D.C. Council Hearing: Do Citizens Want Public Use of Marijuana?

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When Marijuana Legalization Initiative 71 runs out on Jan. 15, D.C. residents may gain the right to smoke in public places. However, a proposed bill could keep cannabis smoking restricted to private use as mandated under Initiative 71.marijuana1

The measure would only extend the Decriminalization Bill, approved March 4, 2014, which reduces the maximum penalty for possession of an ounce of marijuana from six months in prison and a $1,000 fine to just a $25 fine for possession and a $100 fine for public use, with no jail time.

The D.C. Council Judiciary Committee held a public hearing on Dec. 10 for the public to testify in opposition or in favor of the proposed bill, B21-0107. Of the 24 public witnesses, all testified in opposition of the new bill.  

“I will no longer be a criminal for taking cannabis,” Louis Porteous said. “I have asthma, I almost lost my hand in 2001 and they put me on opiates and it turned me into a drooling junkie. When I came to the District of Columbia, I got my medical card and took care of the issues that they were trying to take care with opiates.”

Another witness said the legislative effort should go towards another drug.

“I think we’d be better off talking about K2,” Mary Smith said. “I fear for my child going to school, not because of marijuana but because of that.”

Ward 5 Councilman and Judiciary Committee Chair Kenyan McDuffie said, “I’m the only member of the committee here. Other members of the committee would have to weigh in and that’s how decisions get made as to whether or not we move forward with the bill. It depends part on the witness testimony and partially on the members who have a vote.”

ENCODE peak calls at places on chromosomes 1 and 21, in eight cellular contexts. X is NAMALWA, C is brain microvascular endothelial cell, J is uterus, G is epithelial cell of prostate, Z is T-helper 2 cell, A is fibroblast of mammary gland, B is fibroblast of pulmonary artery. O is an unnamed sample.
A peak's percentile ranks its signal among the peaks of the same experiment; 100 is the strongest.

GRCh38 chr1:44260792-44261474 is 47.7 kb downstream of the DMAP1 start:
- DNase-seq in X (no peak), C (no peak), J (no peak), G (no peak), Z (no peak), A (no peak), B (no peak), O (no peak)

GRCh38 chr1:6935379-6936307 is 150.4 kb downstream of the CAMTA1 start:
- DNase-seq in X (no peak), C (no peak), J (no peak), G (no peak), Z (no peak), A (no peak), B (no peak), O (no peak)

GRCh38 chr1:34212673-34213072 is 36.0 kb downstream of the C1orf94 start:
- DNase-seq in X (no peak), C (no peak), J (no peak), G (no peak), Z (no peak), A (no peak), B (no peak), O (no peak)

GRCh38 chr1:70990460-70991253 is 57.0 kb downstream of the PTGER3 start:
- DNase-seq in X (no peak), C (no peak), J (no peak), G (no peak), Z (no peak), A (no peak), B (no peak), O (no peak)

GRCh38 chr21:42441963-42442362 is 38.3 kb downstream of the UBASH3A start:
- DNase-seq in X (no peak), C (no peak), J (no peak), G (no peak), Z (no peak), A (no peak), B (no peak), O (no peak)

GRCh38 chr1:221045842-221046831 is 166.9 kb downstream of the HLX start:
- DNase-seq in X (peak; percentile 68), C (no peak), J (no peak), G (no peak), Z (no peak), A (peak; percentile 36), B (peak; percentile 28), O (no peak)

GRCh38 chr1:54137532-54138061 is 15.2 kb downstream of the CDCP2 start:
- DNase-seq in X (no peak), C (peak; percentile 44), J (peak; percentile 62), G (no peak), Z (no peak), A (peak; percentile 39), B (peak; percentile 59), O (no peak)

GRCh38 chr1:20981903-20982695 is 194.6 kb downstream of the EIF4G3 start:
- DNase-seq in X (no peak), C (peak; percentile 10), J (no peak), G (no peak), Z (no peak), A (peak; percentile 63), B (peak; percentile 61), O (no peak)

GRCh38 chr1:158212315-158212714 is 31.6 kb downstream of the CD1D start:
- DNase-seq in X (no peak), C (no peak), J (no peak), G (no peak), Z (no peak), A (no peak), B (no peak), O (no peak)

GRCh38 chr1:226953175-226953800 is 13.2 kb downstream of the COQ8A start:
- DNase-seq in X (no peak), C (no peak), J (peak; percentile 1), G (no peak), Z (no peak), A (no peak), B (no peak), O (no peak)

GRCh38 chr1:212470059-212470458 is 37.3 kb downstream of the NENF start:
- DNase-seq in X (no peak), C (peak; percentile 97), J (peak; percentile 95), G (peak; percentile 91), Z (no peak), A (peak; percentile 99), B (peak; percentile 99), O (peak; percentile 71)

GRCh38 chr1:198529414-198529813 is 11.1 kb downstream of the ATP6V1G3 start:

Melina Bolling, director of the Department of Consumer and Regulatory Affairs was the only government witness to testify in favor of the bill.

“The District marijuana law is intended for home grow and home use,” she said. “The clarification what we’re looking for from DCRA’s [Department of Consumer and Regulatory Affairs] perspective is to separate where the public is invited and where the public isn’t invited. We want to create a clear line so individuals can comply with the law.”

Residents in subsidized housing, which is federally-owned property, or those who rent property owned by a landlord who does not approve of cannabis, do not have a place to smoke, Bolling said. Only 19 percent of D.C. residents own their own home, making the terms of the bill ineffectual for most residents.

“Their alternative is to go out onto the streets where they risk arrest and conviction of a misdemeanor offense. There are individuals who have children who wish to not be in the house with their children when they smoke and right now they have no alternative either,” said public witness Kate Bell, a lobbyist for D.C. Marijuana Justice. “There’s no reason that cannabis users should be treated as second class citizens when they’re using a substance that is less harmful than alcohol.”

A decision on the proposed bill is expected at the next legislative meeting on Jan. 5.